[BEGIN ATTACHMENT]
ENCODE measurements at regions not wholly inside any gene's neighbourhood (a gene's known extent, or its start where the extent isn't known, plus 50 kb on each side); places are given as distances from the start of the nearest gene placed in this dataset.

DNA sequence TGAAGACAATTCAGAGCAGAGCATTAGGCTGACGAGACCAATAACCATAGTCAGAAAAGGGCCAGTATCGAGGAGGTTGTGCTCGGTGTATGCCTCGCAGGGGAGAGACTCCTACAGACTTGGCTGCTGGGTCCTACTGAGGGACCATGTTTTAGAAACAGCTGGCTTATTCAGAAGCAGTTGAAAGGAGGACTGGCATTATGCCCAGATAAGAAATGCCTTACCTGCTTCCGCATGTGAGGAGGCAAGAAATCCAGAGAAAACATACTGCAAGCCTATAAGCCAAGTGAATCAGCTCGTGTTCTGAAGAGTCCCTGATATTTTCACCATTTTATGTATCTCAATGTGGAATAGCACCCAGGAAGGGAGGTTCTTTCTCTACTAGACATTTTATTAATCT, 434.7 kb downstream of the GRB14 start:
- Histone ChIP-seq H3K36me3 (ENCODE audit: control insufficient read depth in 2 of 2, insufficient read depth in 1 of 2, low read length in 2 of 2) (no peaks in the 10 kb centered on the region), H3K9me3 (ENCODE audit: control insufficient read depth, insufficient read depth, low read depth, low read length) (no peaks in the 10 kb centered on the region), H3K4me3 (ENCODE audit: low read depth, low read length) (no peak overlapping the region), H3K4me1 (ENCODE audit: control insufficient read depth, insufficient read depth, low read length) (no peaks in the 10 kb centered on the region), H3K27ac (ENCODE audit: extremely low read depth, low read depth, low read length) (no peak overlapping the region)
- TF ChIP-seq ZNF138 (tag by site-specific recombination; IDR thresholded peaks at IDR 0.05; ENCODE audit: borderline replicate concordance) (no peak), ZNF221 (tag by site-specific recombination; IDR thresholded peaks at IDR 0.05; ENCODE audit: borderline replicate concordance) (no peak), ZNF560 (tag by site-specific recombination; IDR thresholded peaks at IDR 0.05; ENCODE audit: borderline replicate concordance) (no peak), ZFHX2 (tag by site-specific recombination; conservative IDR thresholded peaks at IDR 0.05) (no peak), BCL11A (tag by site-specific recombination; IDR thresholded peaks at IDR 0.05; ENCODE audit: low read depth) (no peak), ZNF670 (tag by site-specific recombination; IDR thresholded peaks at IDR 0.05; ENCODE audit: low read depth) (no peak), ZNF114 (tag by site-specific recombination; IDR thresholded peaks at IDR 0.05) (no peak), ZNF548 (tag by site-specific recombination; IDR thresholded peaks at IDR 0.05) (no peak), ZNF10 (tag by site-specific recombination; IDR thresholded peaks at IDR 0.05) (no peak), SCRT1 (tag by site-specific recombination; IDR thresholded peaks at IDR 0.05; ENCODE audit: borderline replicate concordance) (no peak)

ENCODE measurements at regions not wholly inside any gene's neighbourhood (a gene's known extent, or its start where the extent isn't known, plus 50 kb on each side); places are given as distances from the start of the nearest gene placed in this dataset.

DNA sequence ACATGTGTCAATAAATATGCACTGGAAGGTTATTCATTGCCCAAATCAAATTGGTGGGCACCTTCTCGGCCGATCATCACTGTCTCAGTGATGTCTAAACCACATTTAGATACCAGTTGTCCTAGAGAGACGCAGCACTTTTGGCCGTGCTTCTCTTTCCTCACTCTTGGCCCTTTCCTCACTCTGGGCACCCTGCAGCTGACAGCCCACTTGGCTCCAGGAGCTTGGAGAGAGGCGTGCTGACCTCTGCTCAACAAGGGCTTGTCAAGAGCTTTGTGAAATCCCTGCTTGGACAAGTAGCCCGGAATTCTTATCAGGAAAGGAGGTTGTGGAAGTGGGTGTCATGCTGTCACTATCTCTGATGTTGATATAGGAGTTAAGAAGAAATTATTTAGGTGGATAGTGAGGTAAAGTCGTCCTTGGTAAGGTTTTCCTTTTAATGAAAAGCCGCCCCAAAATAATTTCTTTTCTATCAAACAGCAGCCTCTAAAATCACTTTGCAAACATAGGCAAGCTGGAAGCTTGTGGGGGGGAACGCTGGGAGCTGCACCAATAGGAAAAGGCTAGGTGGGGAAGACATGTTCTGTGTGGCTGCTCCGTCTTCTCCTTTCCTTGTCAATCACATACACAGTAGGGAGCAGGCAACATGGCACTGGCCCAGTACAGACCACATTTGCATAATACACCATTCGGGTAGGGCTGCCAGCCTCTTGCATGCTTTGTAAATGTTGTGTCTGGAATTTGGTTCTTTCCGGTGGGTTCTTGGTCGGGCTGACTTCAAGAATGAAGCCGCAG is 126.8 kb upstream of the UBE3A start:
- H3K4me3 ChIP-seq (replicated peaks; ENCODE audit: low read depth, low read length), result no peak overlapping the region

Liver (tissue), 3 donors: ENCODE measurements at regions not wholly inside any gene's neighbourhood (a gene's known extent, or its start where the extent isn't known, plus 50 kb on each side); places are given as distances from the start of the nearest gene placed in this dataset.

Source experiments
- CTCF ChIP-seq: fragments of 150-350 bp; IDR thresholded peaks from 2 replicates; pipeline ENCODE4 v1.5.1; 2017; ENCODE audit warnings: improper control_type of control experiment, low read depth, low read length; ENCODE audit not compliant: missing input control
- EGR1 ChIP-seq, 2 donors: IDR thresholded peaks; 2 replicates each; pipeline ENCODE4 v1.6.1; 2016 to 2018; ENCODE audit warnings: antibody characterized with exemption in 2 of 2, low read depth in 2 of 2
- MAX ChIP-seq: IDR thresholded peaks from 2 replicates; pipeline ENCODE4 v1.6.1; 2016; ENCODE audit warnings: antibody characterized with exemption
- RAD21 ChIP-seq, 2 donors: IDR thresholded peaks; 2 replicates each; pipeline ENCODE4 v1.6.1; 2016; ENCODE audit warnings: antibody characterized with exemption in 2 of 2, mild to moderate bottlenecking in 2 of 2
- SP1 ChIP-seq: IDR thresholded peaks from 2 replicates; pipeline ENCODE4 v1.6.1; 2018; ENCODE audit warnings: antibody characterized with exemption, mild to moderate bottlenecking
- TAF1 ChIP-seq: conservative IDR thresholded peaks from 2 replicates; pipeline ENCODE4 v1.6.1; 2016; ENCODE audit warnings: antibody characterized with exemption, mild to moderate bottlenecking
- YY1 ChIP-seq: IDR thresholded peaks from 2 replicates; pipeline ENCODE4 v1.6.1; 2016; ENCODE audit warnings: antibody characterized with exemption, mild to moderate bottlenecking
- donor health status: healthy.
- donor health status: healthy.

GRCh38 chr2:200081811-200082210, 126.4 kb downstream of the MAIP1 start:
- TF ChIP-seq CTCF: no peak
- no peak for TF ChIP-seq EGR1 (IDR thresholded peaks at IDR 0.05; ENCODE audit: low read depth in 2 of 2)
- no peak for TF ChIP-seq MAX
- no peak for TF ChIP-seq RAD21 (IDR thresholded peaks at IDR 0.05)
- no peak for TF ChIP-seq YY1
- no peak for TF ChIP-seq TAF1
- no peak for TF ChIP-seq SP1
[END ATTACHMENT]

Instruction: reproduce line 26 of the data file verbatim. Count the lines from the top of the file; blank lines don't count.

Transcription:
- no peak for TF ChIP-seq SP1